All hands on deck: cyber-attackers have found their way into the maritime industry (3/4)

Knowing your adversaries and knowing yourself is vital to becoming victorious. In the previous part of the series, we looked into what challenges lie ahead for innovative companies in the maritime industry and how they relate to cybersecurity issues. In this third part, we will dive into who the main threats are and why they are attacking, with in this part Iran and North Korea.

Iran

For a long time in history, Iran’s ideals and culture dominated a large part of the Middle East. Home to one of the oldest civilizations of the world, Iran’s soil fostered a developed and prosperous people. In modern times, however, things took a turn for the worst. After first an Anglo-American coup in 1953 and the subsequent Islamic Revolution in 1979, Iran has struggled to meet its ambitions, which are fueled by the awareness of its rich history, to become a regional and international power once again. There are plenty of reasons why Iran is not succeeding in its idealistic mission. There is a lot of regional hostility, driven by religious reasons, but also by the threat of the Iranian nuclear program. These hostilities have resulted in numerous violent incidents, but have also motivated international sanctions, which are limiting Iran’s ability to meet its ambitions and have crushed the economy.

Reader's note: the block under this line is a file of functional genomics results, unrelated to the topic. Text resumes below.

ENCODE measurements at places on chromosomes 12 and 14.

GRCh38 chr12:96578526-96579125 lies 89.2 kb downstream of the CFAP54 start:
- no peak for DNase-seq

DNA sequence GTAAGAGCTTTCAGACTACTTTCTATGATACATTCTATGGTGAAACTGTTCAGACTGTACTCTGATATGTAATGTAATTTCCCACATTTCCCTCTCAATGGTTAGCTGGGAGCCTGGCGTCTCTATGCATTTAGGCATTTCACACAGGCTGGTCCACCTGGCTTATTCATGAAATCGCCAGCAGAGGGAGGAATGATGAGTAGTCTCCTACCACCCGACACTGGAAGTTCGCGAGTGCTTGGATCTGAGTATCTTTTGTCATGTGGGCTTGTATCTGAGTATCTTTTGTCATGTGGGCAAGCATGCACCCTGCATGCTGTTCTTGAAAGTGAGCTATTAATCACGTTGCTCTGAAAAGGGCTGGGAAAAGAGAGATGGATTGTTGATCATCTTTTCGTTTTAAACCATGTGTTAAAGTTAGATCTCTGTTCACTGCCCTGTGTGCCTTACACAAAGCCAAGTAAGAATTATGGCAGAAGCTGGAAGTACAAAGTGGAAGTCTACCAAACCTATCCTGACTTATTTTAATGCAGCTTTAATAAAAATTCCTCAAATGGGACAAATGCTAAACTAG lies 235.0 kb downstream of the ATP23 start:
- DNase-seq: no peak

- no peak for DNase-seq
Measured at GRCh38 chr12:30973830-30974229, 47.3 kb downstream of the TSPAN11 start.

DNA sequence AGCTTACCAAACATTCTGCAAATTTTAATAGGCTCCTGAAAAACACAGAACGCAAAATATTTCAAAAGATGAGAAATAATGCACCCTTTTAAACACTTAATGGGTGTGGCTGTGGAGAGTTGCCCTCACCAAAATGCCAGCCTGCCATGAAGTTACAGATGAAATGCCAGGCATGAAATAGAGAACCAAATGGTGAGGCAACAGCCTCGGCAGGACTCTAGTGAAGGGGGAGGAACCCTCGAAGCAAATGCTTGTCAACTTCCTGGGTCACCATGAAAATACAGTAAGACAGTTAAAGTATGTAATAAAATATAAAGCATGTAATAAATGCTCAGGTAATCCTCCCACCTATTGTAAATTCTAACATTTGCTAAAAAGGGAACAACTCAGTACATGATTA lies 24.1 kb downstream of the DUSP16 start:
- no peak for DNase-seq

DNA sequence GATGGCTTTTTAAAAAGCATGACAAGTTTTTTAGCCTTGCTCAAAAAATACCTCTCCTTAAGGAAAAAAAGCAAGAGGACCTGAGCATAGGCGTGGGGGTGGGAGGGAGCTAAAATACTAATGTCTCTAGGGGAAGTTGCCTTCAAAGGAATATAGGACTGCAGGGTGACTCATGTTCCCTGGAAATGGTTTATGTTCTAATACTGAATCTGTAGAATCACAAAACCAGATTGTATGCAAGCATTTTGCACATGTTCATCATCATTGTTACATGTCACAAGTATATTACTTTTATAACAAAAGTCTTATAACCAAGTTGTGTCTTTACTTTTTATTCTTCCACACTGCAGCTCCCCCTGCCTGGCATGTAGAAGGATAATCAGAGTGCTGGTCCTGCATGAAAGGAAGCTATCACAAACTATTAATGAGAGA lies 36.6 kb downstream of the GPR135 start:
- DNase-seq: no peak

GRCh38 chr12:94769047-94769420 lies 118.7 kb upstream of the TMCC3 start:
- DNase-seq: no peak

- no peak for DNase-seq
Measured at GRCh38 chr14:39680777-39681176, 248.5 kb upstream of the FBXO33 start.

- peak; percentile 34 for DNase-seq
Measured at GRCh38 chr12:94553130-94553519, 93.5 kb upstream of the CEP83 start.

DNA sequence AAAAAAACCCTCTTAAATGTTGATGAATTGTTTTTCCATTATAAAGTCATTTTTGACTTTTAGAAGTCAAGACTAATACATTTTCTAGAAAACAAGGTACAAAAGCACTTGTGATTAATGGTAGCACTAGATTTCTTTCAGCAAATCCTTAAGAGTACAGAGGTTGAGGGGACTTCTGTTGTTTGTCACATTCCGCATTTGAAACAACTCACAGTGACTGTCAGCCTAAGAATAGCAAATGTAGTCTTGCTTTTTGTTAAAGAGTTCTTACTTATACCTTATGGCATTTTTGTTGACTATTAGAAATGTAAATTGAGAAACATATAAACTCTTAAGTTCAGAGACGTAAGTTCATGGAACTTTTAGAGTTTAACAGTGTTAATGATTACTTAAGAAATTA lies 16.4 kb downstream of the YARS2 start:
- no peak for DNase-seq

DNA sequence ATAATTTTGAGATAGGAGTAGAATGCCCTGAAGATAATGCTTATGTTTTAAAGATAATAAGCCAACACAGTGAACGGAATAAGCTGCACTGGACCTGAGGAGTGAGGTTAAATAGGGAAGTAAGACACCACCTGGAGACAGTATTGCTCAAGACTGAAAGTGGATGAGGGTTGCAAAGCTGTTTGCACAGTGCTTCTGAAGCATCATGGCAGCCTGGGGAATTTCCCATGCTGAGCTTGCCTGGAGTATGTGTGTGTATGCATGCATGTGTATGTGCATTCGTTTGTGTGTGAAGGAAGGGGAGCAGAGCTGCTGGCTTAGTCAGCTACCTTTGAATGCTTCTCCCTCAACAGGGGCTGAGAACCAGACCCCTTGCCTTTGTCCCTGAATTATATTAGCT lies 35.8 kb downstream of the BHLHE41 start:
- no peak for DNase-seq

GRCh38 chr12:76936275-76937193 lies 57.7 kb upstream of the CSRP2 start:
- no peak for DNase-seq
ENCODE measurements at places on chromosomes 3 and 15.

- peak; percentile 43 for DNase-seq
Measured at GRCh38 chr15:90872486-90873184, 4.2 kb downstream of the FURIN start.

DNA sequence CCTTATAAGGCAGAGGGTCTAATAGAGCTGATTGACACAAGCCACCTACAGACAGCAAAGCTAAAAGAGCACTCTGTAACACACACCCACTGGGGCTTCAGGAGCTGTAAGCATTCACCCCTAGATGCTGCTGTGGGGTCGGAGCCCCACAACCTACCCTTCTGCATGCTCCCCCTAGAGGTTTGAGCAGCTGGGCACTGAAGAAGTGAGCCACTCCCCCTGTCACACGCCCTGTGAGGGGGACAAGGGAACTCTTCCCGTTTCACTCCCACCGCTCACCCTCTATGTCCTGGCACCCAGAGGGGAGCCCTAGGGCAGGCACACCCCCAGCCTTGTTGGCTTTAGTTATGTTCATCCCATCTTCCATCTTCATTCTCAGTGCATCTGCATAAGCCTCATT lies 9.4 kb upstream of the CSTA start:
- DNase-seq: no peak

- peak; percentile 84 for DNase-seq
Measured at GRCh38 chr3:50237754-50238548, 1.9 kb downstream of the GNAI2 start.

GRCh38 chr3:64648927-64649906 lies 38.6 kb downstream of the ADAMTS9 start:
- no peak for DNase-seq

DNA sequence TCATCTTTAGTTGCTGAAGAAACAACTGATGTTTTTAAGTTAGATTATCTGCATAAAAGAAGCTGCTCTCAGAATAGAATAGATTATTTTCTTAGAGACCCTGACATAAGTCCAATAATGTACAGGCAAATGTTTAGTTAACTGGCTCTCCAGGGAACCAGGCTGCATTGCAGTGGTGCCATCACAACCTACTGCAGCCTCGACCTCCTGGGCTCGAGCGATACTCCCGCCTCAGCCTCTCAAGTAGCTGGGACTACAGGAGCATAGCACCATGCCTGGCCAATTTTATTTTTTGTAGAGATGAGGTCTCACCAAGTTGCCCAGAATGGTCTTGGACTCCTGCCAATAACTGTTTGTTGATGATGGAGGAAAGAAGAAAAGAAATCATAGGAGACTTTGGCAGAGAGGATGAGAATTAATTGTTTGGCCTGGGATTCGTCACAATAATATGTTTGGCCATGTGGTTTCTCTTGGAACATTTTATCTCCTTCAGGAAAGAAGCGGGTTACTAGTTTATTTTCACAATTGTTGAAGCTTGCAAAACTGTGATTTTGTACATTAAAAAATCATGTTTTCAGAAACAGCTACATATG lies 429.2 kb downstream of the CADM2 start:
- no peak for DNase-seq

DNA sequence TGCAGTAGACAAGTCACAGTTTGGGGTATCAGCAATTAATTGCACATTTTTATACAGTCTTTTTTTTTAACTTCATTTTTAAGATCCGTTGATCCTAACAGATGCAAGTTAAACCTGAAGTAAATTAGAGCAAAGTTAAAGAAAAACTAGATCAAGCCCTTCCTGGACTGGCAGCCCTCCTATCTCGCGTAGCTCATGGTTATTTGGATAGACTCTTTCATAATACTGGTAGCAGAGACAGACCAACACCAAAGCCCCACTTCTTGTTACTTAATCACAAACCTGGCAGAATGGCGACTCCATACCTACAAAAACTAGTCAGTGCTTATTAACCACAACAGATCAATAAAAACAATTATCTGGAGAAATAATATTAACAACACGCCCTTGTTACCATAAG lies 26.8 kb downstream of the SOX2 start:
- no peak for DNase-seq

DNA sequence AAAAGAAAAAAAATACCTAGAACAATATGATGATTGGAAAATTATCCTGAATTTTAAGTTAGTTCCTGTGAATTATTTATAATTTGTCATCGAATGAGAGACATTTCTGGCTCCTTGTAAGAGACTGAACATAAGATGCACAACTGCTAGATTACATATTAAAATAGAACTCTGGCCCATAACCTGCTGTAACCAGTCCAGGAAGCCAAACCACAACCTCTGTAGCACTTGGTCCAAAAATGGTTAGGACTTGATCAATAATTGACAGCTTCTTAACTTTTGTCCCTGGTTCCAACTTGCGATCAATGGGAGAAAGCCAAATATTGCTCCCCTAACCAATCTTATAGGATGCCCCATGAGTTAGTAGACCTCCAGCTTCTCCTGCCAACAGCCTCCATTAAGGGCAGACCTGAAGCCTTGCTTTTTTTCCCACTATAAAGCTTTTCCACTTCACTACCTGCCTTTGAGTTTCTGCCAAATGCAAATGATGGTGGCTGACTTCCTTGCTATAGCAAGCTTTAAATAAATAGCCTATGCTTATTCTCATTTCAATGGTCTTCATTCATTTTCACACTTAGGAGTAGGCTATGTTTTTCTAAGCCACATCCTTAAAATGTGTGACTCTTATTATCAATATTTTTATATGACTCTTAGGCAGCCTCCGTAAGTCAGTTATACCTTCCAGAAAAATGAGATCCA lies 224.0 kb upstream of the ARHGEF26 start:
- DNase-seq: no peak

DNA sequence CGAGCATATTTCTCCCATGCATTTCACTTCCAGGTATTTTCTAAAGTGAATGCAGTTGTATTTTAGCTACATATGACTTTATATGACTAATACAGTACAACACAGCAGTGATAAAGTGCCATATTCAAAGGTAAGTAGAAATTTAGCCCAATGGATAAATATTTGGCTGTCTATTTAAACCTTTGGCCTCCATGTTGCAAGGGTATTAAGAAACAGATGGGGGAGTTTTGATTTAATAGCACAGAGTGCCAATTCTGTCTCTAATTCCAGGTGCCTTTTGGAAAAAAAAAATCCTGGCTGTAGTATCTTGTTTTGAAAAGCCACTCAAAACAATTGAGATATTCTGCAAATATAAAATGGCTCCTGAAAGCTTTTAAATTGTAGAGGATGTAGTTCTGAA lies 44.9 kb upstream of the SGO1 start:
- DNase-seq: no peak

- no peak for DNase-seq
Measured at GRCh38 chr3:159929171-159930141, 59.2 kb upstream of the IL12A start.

Part of Iran’s ambition of becoming a regional power is modernizing its commercial and military fleet1. Iran is abundant with resources and the best way to ship them is through the ocean. Once international sanctions are lifted, Iran could use its surrounding oceans to boost the economy and make the country prosper once again. In order to control the maritime industry, the Iranian regime founded the Iran Marine Fund (IMF) with the goal of aligning the maritime industry with Iran’s national interest. This highlights the value the regime assigns to its maritime capabilities. Adding to that, Iran needs a strong fleet to safeguard itself from foreign threats, such as archenemy Saudi Arabia, and to back its territorial claims in the Strait of Hormuz, Caspian Sea and the Persian Gulf.

Iran does not have the required knowledge, funds and technology within its borders to meet their high ambitions. To succeed, Iran must look beyond its borders. The international sanctions make it nearly impossible to find the resources they need in a legal way. This is why Iran has developed and encouraged state-sponsored hacker groups that could steal the technologies they need. Over the years, reports on Iranian APTs conducting espionage have seen a stark increase.

Hunt & Hackett has observed 23 APTs originating from Iran that have shown an interest in maritime and related industries at some point in time. In their efforts to steal intellectual property and foreign technologies, they have deployed 250 TTPs and 222 Tools. Hunt & Hackett tracks these APTs and their preferred ways of attacking to know what partners can expect when being attacked and how to defend from them.

Variable Key stats on Iran: Maritime and Related Industries
APTs 23
APT names APT33, APT35, APT39, Bahamut, BlackOasis, Cadelle, Charming Kitten, CHRYSENE, Cutting Kitten, DNSpionage, Domestic Kitten, Fox Kitten, Group5, Infy, IRIDIUM, Madi, MuddyWater, Nazar, Rampant Kitten, Sima, Tortoiseshell, TRACER KITTEN
Level of sophistication Medium
Main motives Espionage; Information Theft
TTPs 250
Tools 222

Table 1 - Key statistics on APTs originating from Iran, and the TTPs and Tools they use in the maritime and related industries as observed by Hunt & Hackett.

 

North Korea